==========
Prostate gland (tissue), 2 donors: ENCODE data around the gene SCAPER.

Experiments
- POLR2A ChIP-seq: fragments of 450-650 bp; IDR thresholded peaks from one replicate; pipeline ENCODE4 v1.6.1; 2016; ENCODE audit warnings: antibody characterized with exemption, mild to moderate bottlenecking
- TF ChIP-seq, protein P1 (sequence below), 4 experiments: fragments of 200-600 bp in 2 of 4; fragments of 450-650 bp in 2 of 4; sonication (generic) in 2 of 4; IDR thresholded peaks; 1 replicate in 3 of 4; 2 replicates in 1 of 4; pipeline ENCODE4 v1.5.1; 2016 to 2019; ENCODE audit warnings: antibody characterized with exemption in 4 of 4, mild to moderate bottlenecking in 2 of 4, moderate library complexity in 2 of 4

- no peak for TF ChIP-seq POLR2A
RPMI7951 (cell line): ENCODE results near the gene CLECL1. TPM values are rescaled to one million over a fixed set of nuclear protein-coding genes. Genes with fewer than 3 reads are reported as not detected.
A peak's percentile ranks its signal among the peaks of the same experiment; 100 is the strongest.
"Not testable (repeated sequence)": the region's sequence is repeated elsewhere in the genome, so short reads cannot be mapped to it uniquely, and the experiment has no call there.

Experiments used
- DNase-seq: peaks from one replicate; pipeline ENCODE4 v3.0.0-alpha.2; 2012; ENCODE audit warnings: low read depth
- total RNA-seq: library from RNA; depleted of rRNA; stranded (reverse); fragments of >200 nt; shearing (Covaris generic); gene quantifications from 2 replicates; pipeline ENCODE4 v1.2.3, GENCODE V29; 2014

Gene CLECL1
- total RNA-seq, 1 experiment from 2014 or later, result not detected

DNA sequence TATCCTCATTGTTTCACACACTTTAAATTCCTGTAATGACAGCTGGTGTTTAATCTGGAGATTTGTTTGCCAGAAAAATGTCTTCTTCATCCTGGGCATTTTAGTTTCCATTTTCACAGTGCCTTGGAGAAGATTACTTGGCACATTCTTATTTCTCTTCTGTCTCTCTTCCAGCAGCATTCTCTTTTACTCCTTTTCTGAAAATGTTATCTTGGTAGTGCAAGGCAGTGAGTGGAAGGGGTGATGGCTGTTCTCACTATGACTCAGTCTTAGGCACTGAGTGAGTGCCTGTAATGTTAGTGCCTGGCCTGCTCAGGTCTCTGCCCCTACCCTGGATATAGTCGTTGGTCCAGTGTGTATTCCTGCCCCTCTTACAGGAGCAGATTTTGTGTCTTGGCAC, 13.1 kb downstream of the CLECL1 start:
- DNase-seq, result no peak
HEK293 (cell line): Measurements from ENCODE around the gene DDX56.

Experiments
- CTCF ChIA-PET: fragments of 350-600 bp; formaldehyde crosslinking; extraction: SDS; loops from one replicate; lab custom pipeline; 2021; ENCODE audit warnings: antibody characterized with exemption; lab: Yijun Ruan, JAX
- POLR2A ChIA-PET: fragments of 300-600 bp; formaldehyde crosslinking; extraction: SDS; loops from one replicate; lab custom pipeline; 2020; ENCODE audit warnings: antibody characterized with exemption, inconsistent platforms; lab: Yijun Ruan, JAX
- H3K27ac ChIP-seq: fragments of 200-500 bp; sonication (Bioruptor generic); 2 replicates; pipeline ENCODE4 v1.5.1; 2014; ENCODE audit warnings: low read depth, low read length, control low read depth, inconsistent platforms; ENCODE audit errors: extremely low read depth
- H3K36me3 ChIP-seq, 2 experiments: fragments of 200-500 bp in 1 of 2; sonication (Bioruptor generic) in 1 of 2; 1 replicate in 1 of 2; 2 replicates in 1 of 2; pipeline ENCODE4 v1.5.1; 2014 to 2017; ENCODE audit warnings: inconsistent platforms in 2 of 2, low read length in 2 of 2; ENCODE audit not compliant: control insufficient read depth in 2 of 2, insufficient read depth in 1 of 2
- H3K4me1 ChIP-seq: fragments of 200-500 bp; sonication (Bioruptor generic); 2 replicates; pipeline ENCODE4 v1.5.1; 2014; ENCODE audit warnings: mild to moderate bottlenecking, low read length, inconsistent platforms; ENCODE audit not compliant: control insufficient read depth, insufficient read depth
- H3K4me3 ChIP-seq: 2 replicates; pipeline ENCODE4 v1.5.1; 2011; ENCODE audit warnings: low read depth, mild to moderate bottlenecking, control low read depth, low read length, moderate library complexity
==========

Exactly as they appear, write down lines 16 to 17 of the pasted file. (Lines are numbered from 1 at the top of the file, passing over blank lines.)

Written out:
HEK293 (cell line): Measurements from ENCODE around the gene DDX56.

Experiments